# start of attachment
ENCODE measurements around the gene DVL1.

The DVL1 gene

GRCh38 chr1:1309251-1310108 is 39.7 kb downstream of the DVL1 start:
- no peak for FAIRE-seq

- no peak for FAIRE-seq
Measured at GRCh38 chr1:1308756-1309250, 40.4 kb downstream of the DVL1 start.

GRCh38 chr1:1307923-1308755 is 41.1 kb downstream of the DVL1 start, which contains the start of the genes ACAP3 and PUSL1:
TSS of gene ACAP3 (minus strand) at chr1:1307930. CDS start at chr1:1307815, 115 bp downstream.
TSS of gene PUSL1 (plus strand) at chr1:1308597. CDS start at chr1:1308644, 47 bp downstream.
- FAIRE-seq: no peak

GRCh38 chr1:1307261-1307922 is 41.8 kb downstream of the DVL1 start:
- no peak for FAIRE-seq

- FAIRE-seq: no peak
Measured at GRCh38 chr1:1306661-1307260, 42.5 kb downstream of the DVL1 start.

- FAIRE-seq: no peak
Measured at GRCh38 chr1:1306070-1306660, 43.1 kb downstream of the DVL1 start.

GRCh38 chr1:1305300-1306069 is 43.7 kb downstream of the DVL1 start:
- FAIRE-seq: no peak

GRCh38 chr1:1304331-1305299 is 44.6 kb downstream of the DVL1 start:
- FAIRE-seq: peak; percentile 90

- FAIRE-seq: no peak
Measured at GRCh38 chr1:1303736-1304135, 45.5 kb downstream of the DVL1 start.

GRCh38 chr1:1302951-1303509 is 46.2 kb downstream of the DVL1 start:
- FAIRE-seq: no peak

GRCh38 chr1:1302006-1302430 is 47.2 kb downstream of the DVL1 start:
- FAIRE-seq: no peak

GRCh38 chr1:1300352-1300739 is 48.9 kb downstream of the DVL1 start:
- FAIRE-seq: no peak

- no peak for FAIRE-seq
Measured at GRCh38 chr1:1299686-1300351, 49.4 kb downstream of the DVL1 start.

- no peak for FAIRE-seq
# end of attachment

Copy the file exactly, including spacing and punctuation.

ENCODE measurements around the gene DVL1.

The DVL1 gene

GRCh38 chr1:1309251-1310108 is 39.7 kb downstream of the DVL1 start:
- no peak for FAIRE-seq

- no peak for FAIRE-seq
Measured at GRCh38 chr1:1308756-1309250, 40.4 kb downstream of the DVL1 start.

GRCh38 chr1:1307923-1308755 is 41.1 kb downstream of the DVL1 start, which contains the start of the genes ACAP3 and PUSL1:
TSS of gene ACAP3 (minus strand) at chr1:1307930. CDS start at chr1:1307815, 115 bp downstream.
TSS of gene PUSL1 (plus strand) at chr1:1308597. CDS start at chr1:1308644, 47 bp downstream.
- FAIRE-seq: no peak

GRCh38 chr1:1307261-1307922 is 41.8 kb downstream of the DVL1 start:
- no peak for FAIRE-seq

- FAIRE-seq: no peak
Measured at GRCh38 chr1:1306661-1307260, 42.5 kb downstream of the DVL1 start.

- FAIRE-seq: no peak
Measured at GRCh38 chr1:1306070-1306660, 43.1 kb downstream of the DVL1 start.

GRCh38 chr1:1305300-1306069 is 43.7 kb downstream of the DVL1 start:
- FAIRE-seq: no peak

GRCh38 chr1:1304331-1305299 is 44.6 kb downstream of the DVL1 start:
- FAIRE-seq: peak; percentile 90

- FAIRE-seq: no peak
Measured at GRCh38 chr1:1303736-1304135, 45.5 kb downstream of the DVL1 start.

GRCh38 chr1:1302951-1303509 is 46.2 kb downstream of the DVL1 start:
- FAIRE-seq: no peak

GRCh38 chr1:1302006-1302430 is 47.2 kb downstream of the DVL1 start:
- FAIRE-seq: no peak

GRCh38 chr1:1300352-1300739 is 48.9 kb downstream of the DVL1 start:
- FAIRE-seq: no peak

- no peak for FAIRE-seq
Measured at GRCh38 chr1:1299686-1300351, 49.4 kb downstream of the DVL1 start.

- no peak for FAIRE-seq